The study protocol was conducted within the guidelines of the 1975 Declaration of Helsinki, and was approved by the ethics committee of Guangzhou No. 8 People's hospital. Due to the retrospective nature of the study, written informed consent could not be obtained from all patients. All data was anonymized and de-identified prior to analysis.

A three-step process for analyzing HBV/HDV co-infected patients was performed. First we evaluated the prevalence of HDV in the Guangdong province by screening all consecutive patients in Guangzhou No. 8 People's Hospital from May 2005 to October 2011. The inclusion criteria were the following: (1) HBsAg positive for at least the previous 6 months, (2) testing performed for HAV, HCV, HDV, HEV and HIV antibodies, and (3) not received any antiviral therapies. HBV/HDV co-infected patients were defined as having positive serum IgM antibody to HDV (IgM anti-HDV) for at least 3 months [21].

In the second step, we compared HBV/HDV co-infected patients and HBV mono-infected patients to explore risk factors associated with ESLD. The inclusion criteria were the same as above. The exclusion criteria were the following: (1) HAV, HCV, HEV or HIV co-infection or triple-infection, (2) use of hepatotoxic drugs, (3) regular alcohol consumption (>20 grams per day for females or>40 grams per day for males) and (4) patients with acute on chronic liver failure (ACLF). ESLD was defined as patients with liver cirrhosis (LC) and/or hepatocellular carcinoma (HCC). The presence of LC was defined histologically, clinically or biochemically: (1) histological findings consistent with cirrhosis, (2) LC was clinically assessed when the patients presented with oesophageal varices or had an episode of ascites, gastrointestinal bleeding or hepatic encephalopathy in their past medical history and (3) a biochemical–ultrasonographic diagnosis was made when at least two of the following features coexisted: platelet count below 100×109/L, aspartate aminotransferase (AST)/alanine aminotransferase (ALT) ratio>1, cholinesterase below the lower limit of normal, international normalized ratio (INR)>1.5 and/or splenomegaly (spleen size>12 cm) [22]. HCC was diagnosed based on the following criteria: a histopathological examination, a positive lesion detected by at least 2 different imaging techniques (abdominal ultrasonography, angiogram, or computed tomography), or by 1 imaging technique and a serum α-fetoprotein level of 400 ng/mL or greater. All the enrolled patients were then categorized into two subgroups clinically: chronic hepatitis (early-phase) and ESLD (late-phase).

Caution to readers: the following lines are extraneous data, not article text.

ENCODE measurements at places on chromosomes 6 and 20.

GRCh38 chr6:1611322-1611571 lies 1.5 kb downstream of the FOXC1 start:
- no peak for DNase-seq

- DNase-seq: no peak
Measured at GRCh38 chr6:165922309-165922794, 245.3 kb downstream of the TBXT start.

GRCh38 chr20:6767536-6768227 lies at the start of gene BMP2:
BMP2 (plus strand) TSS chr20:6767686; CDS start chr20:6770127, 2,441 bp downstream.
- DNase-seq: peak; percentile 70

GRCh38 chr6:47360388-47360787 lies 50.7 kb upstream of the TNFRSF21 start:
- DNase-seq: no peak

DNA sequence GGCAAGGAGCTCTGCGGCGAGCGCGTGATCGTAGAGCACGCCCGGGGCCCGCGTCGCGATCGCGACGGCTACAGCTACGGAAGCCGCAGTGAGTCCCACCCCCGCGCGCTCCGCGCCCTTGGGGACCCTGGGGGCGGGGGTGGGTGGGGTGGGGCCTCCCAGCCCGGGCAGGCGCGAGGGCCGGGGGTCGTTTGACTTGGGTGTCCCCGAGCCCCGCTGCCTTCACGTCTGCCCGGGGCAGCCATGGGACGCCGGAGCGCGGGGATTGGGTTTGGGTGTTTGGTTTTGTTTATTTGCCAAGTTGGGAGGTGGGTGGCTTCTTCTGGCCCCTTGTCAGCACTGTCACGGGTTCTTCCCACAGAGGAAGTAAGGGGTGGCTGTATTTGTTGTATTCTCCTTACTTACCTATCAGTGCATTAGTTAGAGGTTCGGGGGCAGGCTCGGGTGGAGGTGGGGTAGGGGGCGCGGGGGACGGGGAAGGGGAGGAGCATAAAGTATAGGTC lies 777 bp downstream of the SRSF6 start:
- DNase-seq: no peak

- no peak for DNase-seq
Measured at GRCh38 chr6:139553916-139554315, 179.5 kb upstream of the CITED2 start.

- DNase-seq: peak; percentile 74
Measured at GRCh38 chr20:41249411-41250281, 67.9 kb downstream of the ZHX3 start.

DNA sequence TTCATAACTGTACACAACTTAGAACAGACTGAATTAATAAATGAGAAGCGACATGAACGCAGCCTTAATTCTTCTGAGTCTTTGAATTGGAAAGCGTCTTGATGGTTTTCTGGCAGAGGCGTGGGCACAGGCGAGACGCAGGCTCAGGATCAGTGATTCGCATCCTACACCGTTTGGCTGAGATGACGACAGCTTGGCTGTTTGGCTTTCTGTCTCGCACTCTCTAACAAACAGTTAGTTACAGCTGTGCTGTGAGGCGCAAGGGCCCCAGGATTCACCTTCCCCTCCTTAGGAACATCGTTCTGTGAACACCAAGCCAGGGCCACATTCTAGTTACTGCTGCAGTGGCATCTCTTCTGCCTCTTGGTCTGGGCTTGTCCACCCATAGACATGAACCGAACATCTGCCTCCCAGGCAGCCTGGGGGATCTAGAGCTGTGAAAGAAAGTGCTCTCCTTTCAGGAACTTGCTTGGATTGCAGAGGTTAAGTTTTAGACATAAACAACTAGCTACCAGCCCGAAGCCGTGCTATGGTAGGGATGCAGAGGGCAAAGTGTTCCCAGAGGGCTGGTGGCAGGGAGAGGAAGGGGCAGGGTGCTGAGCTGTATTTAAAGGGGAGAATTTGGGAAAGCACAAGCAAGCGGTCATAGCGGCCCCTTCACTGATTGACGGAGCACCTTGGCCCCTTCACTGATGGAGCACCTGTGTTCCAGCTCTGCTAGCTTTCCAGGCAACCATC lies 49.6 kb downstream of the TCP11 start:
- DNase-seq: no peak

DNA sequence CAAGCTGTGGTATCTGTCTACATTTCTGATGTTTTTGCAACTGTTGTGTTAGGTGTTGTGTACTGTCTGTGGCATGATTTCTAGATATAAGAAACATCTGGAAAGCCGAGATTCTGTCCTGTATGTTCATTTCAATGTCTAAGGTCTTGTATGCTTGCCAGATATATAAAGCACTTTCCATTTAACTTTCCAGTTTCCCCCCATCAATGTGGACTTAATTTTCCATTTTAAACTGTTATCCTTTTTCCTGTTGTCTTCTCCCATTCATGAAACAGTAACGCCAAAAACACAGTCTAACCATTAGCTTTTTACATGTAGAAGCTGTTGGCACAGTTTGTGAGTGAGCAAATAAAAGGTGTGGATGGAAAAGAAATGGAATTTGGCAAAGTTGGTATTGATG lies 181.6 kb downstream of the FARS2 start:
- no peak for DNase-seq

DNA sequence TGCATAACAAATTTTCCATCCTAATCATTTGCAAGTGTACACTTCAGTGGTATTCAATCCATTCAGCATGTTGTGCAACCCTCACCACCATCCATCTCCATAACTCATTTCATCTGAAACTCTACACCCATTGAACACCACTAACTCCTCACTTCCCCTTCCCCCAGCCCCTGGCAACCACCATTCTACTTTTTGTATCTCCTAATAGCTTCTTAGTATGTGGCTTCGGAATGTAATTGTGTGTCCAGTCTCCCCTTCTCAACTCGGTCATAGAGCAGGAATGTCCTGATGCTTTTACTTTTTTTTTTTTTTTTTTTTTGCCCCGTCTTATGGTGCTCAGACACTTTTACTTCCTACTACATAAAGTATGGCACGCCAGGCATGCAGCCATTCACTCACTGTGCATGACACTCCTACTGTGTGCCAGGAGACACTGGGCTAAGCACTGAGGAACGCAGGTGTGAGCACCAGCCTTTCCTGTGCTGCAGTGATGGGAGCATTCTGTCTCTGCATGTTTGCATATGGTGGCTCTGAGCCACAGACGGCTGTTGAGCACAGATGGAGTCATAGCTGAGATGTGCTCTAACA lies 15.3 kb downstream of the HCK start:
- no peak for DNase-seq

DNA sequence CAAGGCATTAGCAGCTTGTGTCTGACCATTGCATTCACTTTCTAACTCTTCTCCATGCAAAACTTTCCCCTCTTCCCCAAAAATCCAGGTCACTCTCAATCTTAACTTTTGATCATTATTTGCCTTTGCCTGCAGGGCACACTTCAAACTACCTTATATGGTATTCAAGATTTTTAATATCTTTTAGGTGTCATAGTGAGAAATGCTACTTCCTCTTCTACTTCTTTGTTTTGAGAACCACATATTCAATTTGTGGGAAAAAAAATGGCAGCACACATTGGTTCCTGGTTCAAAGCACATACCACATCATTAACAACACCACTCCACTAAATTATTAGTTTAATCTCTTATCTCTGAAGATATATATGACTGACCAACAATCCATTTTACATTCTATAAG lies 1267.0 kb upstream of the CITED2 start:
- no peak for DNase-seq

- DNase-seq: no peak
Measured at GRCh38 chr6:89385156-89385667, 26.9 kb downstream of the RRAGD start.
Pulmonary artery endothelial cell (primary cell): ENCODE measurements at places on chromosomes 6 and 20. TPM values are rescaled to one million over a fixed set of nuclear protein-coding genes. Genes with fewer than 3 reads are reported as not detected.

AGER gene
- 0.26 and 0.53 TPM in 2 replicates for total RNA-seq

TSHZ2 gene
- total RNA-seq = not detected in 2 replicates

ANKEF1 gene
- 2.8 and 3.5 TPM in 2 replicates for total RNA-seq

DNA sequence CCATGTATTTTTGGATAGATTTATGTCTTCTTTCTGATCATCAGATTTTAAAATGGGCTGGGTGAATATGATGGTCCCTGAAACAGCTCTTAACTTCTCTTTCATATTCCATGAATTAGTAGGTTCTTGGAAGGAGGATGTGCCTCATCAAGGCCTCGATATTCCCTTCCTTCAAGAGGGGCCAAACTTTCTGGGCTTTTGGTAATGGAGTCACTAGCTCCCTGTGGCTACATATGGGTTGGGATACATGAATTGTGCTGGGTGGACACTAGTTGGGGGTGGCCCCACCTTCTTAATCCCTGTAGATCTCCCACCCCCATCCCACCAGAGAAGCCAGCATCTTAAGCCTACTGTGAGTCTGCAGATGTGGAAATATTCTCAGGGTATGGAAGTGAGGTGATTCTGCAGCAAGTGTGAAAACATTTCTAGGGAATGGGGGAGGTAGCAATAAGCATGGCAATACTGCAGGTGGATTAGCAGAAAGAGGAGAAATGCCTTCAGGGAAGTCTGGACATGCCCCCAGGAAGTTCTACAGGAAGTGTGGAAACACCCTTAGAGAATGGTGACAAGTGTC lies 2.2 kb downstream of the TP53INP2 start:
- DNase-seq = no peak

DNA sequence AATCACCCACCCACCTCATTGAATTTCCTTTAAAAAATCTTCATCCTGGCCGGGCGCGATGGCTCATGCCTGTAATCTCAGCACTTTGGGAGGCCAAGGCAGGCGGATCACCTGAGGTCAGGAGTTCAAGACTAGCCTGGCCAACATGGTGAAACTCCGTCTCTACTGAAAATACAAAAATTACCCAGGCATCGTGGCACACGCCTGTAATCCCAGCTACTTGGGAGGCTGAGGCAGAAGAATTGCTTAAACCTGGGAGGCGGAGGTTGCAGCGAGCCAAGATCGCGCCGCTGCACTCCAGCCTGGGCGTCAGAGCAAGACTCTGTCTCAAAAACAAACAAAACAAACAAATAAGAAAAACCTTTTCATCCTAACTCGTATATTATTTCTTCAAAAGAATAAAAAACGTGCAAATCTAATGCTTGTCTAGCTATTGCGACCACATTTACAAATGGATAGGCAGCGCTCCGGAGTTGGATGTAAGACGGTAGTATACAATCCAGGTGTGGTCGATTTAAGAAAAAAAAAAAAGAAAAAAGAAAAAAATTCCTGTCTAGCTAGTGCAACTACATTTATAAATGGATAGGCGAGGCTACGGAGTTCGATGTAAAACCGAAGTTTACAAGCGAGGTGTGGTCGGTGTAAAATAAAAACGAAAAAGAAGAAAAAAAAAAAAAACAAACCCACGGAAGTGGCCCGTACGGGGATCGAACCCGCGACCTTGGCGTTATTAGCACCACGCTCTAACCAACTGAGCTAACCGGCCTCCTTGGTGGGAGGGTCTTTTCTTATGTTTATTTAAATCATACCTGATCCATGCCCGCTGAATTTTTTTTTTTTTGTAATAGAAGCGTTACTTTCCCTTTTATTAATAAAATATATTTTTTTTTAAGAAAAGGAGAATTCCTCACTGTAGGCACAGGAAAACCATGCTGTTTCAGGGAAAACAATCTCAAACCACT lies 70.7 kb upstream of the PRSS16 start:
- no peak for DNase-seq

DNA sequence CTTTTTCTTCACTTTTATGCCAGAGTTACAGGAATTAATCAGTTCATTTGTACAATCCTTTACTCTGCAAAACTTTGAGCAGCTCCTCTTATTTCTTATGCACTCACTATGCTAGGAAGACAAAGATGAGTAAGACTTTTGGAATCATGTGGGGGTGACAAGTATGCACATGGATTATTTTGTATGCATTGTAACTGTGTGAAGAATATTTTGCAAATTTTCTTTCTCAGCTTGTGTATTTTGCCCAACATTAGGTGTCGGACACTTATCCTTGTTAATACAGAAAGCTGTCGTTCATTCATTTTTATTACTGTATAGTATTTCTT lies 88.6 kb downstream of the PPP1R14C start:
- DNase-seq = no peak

In the third step, we investigated the liver histological characteristics in CHD patients. Patients were biopsied if they voluntarily agreed to full assessment of the severity of liver fibrosis and inflammation and receive further treatment advice after biopsy. Seventy-nine CHD patients had liver biopsy in all included HBV/HDV co-infected patients, and they were compared to 240 treatment naive CHB patients from the same cohort we recruited and published previously [23].

Biochemical and serological test

Biochemical tests and complete blood cell counts were performed using routine automated analyzers. IgM anti-HDV was detected by enzyme-linked immunosorbent assay kit (Zhongshan Biotech Co, China). HBV and other markers (HAV, HCV, HEV and HIV) were detected by chemiluminescent enzyme immunoassay (Abbott Laboratories, Chicago, IL, USA). Serum ALT, AST, and prothrombin activity (PTA) levels were determined by commercial kits. The upper limit of normal (ULN) of serum ALT and AST was 40U/L for both males and females. Serum level of HBV DNA was measured by real-time PCR with a lower detection limit of 1000 copies/mL (DaAn Gene Co, China).

Liver biopsy and histology assessment